Absolutely, yes. The most difficult thing about painting is the self-discipline. When I finish a job, I give myself a few days, but then I have to discipline myself quite fiercely if I want to do some painting that’s worthwhile. Otherwise, you’re just doodling. It’s much easier when you’re just told what you have to do. It’s terrific: “6am pick-up; 7.30am make-up; 8am wardrobe; 8.30 on the set. Right, OK.”

You’ve acted in films now for 50 years. Are you proud of that?

I certainly wouldn’t go as far as saying proud, but I’m absolutely amazed I’ve lasted that long. I knew I wanted to act from a very young age – from about nine, really – but I didn’t know how to go about it. I had no idea. The world was a much bigger place then. Also you didn’t have the communications we have today: now we’ve all got the internet, we know what’s going on everywhere. We didn’t then. We’d only just got used to the typewriter.

You’ve made a lot of films in that time – around 140. Any regrets?

I’m very much of the opinion that to work is better than not to work. There are others who’d say, “No, wait around for the right thing” – and they will finish up a purer animal than me. For example, Danny Day-Lewis will only do what he thinks is right. I couldn’t wait that long between films. He’s wonderful Danny, but our philosophy is different in that sense. Of course, I don’t do everything by any means: I do turn lots of stuff down, because it’s absolute crap. But I usually find something interesting enough to do.

It’s your 50th year in the business and you are about to appear as the Doctor in the 50th anniversary of Doctor Who. Both of you have had lots of reinventions. Is there a neat link there?

I’d never thought of that, but let’s use it! Oh yes, there’s a huge link definitely. But I had no idea that Doctor Who had got so huge; I just thought, “Brilliant, I’ll be a Doctor!” I was suddenly – what do they call it? You start “trending”. This is all new to me!

Is it a relief you can talk about your role, now that the costume designer let slip to the Prince of Wales that you play a “dark Doctor”?

Of course you have to remember that the Doctors are all one person, so I’m not outside of that. I can’t talk about it, but I will say I was really impressed when I did it. Both the previous doctors – Matt Smith and David Tennant – boy, are they good at it. Whoa-wee! They are so quick, and there’s a huge amount of learning and no time to learn it in. All that fake scientific nonsense. Terribly difficult to learn.

Have you met the Whovians?

I’ve done a couple of conferences where you sit and sign autographs for people and then you have photographs taken with them and a lot of them all dressed up in alien suits or Doctor Who whatevers. I was terrified of doing it because I thought they’d all be loonies, but they are absolutely, totally charming as anything. It’s great fun. I’m not saying it’s the healthiest thing – I don’t know whether it is or isn’t – but they are very charming.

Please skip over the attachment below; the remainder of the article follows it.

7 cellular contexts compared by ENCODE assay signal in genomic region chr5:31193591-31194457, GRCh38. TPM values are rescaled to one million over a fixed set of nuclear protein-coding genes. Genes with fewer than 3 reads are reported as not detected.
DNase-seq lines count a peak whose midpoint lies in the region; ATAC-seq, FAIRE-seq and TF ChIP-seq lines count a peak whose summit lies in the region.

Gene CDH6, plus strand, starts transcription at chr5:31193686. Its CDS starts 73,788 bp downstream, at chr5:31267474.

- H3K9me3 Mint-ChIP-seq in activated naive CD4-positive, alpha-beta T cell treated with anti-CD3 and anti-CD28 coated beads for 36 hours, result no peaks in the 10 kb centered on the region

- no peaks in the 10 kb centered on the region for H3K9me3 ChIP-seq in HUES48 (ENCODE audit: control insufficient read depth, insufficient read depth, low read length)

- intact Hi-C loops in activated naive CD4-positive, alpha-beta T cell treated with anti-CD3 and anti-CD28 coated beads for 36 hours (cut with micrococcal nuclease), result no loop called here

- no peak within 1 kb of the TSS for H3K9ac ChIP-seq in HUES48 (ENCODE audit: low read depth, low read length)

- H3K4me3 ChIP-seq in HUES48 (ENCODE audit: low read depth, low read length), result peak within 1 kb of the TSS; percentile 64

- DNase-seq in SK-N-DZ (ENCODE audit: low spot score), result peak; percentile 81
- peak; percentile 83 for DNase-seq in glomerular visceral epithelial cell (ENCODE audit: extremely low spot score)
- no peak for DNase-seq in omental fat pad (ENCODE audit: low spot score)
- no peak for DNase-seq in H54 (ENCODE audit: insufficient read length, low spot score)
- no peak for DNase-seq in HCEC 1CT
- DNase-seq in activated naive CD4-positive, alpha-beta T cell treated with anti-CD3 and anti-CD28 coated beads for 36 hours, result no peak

Darvill On Capaldi

Arthur Darvill (@RattyBurvill) had an interview with The Big Issue and talks about this thoughts on the next Doctor:

Former Doctor Who heartthrob Arthur Darvill says that Peter Capaldi is the perfect appointment as the new Timelord – and reckons Whovians can expect a shake-up in the show’s style.

Darvill and Karen Gillan bowed out from their long-standing roles as husband and wife Rory Williams and Amy Pond last year, and will be joined in the show’s history books by out-going lead Matt Smith later this year when he leaves the Tardis behind for the final time.

Smith will regenerate into Scots actor Capaldi after this year’s Christmas special and Darvill thinks this can only add to the continued longevity of the cult BBC sci-fi series.

“I think it’s brilliant,” the 31-year-old told The Big Issue of Capaldi’s appointment. “It will be really hard for him to follow Matt, of course, who has made it his own. But I think it is the right time for him to leave and who better to take over than one of the best actors in the country.

“I think Peter Capaldi is amazing and I think it will be very interesting to see what he does with it. If you look at what he’s done in the past, he’s so different and I think he’ll bring a lot to the character.

“Obviously I’m sad to see Matt go but judging by the reaction everyone seems really excited. I think they are giving the fans what they want. To be honest I can’t think of anyone else who could have done it.

“They’ll have to write different stories for him and it will really open up the show in a different direction. If they got another young Doctor then maybe the show wouldn’t have lasted but now I can only see it going on and on and on.”

Around this time last year, fans of the classic series were preparing for Darvill’s final appearance as the endearing Rory after three seasons in a central role alongside dynamic duo Smith and Gillan.

Having worked closely with Smith over the past number of years, not only on Doctor Who but also in theatre and in ITV hit drama Broadchurch, he knows better than most what it takes to thrive as one of television’s most iconic names.

“It’s about having confidence,” Darvill explained. “When Matt started there was a lot of fear involved but once he got going he was fearless. He’s a very close friend of mine and I learned a lot from working with him.

“It’s truly about confidence. And that doesn’t come from arrogance – it’s about not fearing getting it wrong. Not fearing failure and knowing you can fuck it up if you need to. You just go for it.

“That’s something you need to play this part. It’s about strength in your convictions, which very few people have in the way Matt does.”